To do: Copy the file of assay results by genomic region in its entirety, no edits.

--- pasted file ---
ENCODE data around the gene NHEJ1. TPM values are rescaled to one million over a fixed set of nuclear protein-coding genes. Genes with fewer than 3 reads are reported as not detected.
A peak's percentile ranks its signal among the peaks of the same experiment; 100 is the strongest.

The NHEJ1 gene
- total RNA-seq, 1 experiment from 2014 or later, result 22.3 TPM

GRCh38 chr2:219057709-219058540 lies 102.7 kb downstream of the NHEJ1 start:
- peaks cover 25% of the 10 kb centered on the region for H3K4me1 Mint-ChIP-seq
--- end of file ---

ENCODE data around the gene NHEJ1. TPM values are rescaled to one million over a fixed set of nuclear protein-coding genes. Genes with fewer than 3 reads are reported as not detected.
A peak's percentile ranks its signal among the peaks of the same experiment; 100 is the strongest.

The NHEJ1 gene
- total RNA-seq, 1 experiment from 2014 or later, result 22.3 TPM

GRCh38 chr2:219057709-219058540 lies 102.7 kb downstream of the NHEJ1 start:
- peaks cover 25% of the 10 kb centered on the region for H3K4me1 Mint-ChIP-seq